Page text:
The Peninsula | 12/27/2009
DOHA: Qatar is one of the leading investors in the agricultural sector in Sudan, says a former minister of irrigation of Egypt.
Mahmoud Abu Zaid is currently chairman of Arab Water Council. The Arab world is rich in water resources and agriculture. It’s lands are fertile. This is especially true of Sudan which is indeed the food basket of the Arab world.
Such resources are in need of capital-intensive investment as well as management. So the government and the private sector have already begun setting up food growing and processing projects in Sudan.
The investors in Sudan, which are commercial entities and not individuals, are all from Arab countries. Qatar has the largest investment in Sudan’s agricultural sector besides having investment in other areas of economy.
Other GCC states which have sizeable presence in Sudan through their investments in Saudi Arabia and the UAE.
Abu Zaid said in Cairo that there is the need to support the private sector by providing the necessary political backing to protect and encourage investments.
He pointed out that the Arab world is the largest importer of food in the world and is so affected by international food price fluctuations.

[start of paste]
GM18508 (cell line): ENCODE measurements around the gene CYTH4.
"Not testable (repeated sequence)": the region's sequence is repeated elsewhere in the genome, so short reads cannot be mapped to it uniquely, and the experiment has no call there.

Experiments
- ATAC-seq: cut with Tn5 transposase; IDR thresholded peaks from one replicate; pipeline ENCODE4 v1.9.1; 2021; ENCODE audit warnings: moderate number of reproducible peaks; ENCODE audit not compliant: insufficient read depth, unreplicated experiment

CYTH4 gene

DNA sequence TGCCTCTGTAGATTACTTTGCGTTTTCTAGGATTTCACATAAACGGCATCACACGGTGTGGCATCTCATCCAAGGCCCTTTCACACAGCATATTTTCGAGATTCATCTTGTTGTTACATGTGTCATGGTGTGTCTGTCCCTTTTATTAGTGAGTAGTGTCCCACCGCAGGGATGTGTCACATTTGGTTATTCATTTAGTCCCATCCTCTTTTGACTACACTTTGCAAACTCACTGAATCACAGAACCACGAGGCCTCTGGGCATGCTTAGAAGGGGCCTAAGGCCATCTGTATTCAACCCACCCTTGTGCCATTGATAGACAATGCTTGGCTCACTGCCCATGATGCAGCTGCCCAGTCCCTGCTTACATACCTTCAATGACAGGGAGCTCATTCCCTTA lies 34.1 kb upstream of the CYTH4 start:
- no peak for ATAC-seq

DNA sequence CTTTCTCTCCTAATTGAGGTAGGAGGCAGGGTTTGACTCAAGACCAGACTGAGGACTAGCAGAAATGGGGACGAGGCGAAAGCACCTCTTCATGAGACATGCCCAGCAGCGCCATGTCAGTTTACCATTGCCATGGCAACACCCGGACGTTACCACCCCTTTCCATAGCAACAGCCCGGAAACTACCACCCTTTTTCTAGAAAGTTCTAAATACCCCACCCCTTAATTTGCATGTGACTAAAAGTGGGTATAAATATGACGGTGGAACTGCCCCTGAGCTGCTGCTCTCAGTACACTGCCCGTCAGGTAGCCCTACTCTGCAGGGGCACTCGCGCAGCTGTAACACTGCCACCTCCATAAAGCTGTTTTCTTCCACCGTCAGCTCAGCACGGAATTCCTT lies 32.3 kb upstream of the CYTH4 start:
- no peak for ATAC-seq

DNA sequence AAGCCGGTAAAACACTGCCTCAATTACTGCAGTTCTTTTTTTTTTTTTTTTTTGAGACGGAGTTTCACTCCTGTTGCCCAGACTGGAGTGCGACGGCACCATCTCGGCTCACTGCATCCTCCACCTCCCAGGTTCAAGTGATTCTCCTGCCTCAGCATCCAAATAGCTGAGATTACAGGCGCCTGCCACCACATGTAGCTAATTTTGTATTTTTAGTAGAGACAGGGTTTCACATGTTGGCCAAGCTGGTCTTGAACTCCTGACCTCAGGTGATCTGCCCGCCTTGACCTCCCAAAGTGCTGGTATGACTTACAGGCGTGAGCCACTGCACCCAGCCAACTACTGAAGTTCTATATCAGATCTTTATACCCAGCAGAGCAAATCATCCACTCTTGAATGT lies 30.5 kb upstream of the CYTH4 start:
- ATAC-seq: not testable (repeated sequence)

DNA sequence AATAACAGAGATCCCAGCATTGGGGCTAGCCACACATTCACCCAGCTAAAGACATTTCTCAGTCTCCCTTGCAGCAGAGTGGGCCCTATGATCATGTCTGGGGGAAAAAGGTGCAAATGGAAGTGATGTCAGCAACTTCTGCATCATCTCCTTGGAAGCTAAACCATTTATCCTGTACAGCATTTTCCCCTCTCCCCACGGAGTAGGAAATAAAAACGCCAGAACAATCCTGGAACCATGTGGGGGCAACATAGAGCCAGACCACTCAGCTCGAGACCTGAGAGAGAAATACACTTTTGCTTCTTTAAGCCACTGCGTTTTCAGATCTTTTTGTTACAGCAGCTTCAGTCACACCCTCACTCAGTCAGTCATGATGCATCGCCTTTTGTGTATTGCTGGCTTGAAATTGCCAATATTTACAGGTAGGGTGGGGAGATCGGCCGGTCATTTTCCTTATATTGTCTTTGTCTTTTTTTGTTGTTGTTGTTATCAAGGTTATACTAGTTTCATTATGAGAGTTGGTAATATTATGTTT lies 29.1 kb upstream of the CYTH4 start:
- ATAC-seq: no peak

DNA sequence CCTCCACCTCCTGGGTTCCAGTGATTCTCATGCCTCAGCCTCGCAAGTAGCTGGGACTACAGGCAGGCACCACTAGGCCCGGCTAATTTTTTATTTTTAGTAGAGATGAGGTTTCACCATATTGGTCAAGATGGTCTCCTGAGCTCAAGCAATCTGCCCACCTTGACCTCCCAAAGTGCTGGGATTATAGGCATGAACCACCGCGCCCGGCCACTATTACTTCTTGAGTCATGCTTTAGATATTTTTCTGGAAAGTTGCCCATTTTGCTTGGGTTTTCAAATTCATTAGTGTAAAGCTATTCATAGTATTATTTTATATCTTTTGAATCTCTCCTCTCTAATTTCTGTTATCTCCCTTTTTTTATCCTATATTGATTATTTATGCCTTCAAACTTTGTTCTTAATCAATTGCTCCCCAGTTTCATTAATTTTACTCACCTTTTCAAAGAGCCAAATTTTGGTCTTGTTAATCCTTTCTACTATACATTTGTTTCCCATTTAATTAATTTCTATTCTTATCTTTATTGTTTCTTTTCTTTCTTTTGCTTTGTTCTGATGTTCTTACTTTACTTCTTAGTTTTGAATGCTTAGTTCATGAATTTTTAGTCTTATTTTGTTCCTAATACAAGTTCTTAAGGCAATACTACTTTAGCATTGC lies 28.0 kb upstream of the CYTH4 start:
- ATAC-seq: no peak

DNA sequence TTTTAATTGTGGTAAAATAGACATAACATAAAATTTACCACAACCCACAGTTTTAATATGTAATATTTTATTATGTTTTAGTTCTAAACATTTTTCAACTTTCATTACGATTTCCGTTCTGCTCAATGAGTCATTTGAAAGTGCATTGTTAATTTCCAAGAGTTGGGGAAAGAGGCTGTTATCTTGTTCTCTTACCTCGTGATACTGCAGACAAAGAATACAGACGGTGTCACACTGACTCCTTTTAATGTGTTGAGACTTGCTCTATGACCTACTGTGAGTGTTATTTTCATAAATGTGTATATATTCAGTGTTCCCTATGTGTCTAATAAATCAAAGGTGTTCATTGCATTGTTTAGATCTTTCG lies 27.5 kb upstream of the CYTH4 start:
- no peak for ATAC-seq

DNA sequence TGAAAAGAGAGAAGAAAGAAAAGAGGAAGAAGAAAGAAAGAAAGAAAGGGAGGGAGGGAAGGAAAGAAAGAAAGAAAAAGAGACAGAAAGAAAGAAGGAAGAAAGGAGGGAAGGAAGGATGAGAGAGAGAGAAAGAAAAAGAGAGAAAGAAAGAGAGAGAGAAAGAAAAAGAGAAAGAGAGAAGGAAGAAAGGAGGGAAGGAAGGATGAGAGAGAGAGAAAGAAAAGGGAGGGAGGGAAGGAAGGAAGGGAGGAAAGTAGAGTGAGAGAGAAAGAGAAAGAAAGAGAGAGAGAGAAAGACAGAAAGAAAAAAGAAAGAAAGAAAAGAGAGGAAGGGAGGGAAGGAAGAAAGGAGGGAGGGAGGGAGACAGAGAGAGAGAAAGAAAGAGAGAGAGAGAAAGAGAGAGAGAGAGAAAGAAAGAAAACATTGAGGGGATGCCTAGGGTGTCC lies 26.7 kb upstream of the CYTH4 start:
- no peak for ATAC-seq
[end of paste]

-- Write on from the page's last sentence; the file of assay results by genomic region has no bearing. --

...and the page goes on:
Speaking about water, he said that 80 percent of water requirements of the Arab world is sourced from other countries.
A good example is the Nile which is the longest river in the world but its source is from the Victorian lake and Ethiopian highlands.
Also, the water available to Syria and Iraq are sourced from Turkey. So Abu Zaid said that there is the need to have a strategy in place to preserve and exploit the water resources of the Arab world.
In remarks to Al Sharq correspondent in Cairo, the former Egyptian minister talked of various projects being launched with NASA and World Bank to use satellite images to estimate the water resources of the Arab world for preservation and exploitation.
A number of programmes have been launched to train people in the Arab world in the realm of water management in collaboration with international organizations.Irrigation systems in the Arab is generally outdated so there is a need to modernise them, said Abu Zaid